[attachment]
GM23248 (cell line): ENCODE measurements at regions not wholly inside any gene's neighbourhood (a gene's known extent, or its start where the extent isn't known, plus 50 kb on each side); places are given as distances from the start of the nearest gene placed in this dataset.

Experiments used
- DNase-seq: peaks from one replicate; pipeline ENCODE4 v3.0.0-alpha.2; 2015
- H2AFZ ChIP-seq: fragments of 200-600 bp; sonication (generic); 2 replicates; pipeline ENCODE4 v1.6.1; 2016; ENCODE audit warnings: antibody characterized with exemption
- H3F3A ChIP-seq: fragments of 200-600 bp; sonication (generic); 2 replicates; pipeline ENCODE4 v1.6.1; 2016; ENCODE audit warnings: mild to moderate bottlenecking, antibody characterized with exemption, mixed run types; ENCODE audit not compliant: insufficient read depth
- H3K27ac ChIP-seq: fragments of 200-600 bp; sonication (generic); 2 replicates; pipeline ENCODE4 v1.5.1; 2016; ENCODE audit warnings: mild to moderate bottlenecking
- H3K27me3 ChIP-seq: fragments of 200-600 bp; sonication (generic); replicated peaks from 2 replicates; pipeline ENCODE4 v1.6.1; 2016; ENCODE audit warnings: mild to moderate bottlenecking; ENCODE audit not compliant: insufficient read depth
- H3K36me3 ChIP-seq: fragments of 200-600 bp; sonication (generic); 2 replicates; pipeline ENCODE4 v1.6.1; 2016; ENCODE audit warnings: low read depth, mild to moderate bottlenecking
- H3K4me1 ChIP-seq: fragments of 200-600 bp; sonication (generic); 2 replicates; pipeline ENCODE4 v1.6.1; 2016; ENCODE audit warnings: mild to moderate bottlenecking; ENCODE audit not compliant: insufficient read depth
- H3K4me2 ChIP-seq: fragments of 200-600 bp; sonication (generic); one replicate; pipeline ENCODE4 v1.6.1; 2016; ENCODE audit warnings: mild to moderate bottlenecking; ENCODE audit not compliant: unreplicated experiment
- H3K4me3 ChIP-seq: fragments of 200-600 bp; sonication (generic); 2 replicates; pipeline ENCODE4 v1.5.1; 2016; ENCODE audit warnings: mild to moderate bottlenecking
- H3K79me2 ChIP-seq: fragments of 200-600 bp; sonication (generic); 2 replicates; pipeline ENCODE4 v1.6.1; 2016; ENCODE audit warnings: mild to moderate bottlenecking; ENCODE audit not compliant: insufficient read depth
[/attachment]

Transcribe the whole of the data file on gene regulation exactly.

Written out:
GM23248 (cell line): ENCODE measurements at regions not wholly inside any gene's neighbourhood (a gene's known extent, or its start where the extent isn't known, plus 50 kb on each side); places are given as distances from the start of the nearest gene placed in this dataset.

Experiments used
- DNase-seq: peaks from one replicate; pipeline ENCODE4 v3.0.0-alpha.2; 2015
- H2AFZ ChIP-seq: fragments of 200-600 bp; sonication (generic); 2 replicates; pipeline ENCODE4 v1.6.1; 2016; ENCODE audit warnings: antibody characterized with exemption
- H3F3A ChIP-seq: fragments of 200-600 bp; sonication (generic); 2 replicates; pipeline ENCODE4 v1.6.1; 2016; ENCODE audit warnings: mild to moderate bottlenecking, antibody characterized with exemption, mixed run types; ENCODE audit not compliant: insufficient read depth
- H3K27ac ChIP-seq: fragments of 200-600 bp; sonication (generic); 2 replicates; pipeline ENCODE4 v1.5.1; 2016; ENCODE audit warnings: mild to moderate bottlenecking
- H3K27me3 ChIP-seq: fragments of 200-600 bp; sonication (generic); replicated peaks from 2 replicates; pipeline ENCODE4 v1.6.1; 2016; ENCODE audit warnings: mild to moderate bottlenecking; ENCODE audit not compliant: insufficient read depth
- H3K36me3 ChIP-seq: fragments of 200-600 bp; sonication (generic); 2 replicates; pipeline ENCODE4 v1.6.1; 2016; ENCODE audit warnings: low read depth, mild to moderate bottlenecking
- H3K4me1 ChIP-seq: fragments of 200-600 bp; sonication (generic); 2 replicates; pipeline ENCODE4 v1.6.1; 2016; ENCODE audit warnings: mild to moderate bottlenecking; ENCODE audit not compliant: insufficient read depth
- H3K4me2 ChIP-seq: fragments of 200-600 bp; sonication (generic); one replicate; pipeline ENCODE4 v1.6.1; 2016; ENCODE audit warnings: mild to moderate bottlenecking; ENCODE audit not compliant: unreplicated experiment
- H3K4me3 ChIP-seq: fragments of 200-600 bp; sonication (generic); 2 replicates; pipeline ENCODE4 v1.5.1; 2016; ENCODE audit warnings: mild to moderate bottlenecking
- H3K79me2 ChIP-seq: fragments of 200-600 bp; sonication (generic); 2 replicates; pipeline ENCODE4 v1.6.1; 2016; ENCODE audit warnings: mild to moderate bottlenecking; ENCODE audit not compliant: insufficient read depth